REGIONAL: Three Rivers Land Trust, volunteers plant milkweed plants to benefit monarch butterfly population

On June 8, more than 250 milkweed plants were planted by Three Rivers Land Trust staff and volunteers to improve habitat quality and food resources for local monarch butterfly populations.

Several volunteers met that morning at a property owned by Three Rivers Land Trust. This land is at the confluence of the Yadkin and South Yadkin rivers where Davie, Davidson and Rowan counties meet.

Milkweed is a host plant essential to the survival and reproduction of the monarch butterfly.

Monarch butterflies can be found across North, Central and South America, migrating across the continent during the fall. Monarch butterflies are known for their distinct orange and black coloring, and are experiencing population declines because of habitat loss. The primary food source for monarchs are milkweed plants, which is why plantings like this one are so important, according to Three Rivers Land Trust.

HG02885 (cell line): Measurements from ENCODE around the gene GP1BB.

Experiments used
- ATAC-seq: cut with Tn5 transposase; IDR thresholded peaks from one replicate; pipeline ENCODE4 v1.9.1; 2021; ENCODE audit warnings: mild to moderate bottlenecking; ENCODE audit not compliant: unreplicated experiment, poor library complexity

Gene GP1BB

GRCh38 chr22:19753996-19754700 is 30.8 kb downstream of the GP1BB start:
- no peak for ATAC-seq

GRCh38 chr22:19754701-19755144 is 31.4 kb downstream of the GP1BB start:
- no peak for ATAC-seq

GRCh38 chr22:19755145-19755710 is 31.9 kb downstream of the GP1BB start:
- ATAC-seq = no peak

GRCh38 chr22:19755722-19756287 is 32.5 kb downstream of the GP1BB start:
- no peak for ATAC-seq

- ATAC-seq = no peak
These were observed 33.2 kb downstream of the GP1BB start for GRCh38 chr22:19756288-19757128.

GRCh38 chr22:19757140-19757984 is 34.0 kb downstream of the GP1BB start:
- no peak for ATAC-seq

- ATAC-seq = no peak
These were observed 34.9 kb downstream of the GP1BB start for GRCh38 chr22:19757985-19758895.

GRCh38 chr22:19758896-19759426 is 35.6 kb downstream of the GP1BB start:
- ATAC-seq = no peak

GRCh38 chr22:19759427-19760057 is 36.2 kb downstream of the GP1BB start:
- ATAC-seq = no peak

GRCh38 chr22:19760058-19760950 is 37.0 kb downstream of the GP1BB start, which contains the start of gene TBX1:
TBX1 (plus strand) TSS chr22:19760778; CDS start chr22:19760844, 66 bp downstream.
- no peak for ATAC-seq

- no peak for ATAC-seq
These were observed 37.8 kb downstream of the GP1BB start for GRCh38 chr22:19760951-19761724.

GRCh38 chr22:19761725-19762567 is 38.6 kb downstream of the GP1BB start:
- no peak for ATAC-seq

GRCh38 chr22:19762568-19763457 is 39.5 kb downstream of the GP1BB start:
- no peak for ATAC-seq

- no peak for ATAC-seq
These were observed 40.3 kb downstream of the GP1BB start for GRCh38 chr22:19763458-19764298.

“We’d like to thank all the volunteers who showed up to get their hands dirty and improve the pollinator habitat at our milkweed planting volunteer event,” TRLT Conservation Lands Manager Katie Stovall said. “We manage all our lands for the benefit of wildlife, both game and nongame species. We are happy to have the opportunity to plant these milkweeds for the benefit of monarch butterflies and other pollinators that visit our properties.”

The volunteers and staff were able to plant all 280 milkweed plants.

“Thank you to the volunteers and staff that made this
project quick and easy!” said Kiki Mihok, communications associate for TRLT.

The milkweed plants, which are critical for the survival of monarch butterflies, were provided by Monarch Watch, a nonprofit organization dedicated to education, conservation, and research.

This organization, based in Kansas, awards milkweed plants for free to organizations that are hoping to restore monarch habitat. Monarch Watch also provides milkweed plants to schools and education nonprofits in the hopes of furthering education on the migration patterns of the monarch butterfly and the conservation of pollinator habitat. The milkweed plants that are distributed by Monarch Watch are from local seed sources that are as close to the planting location as possible.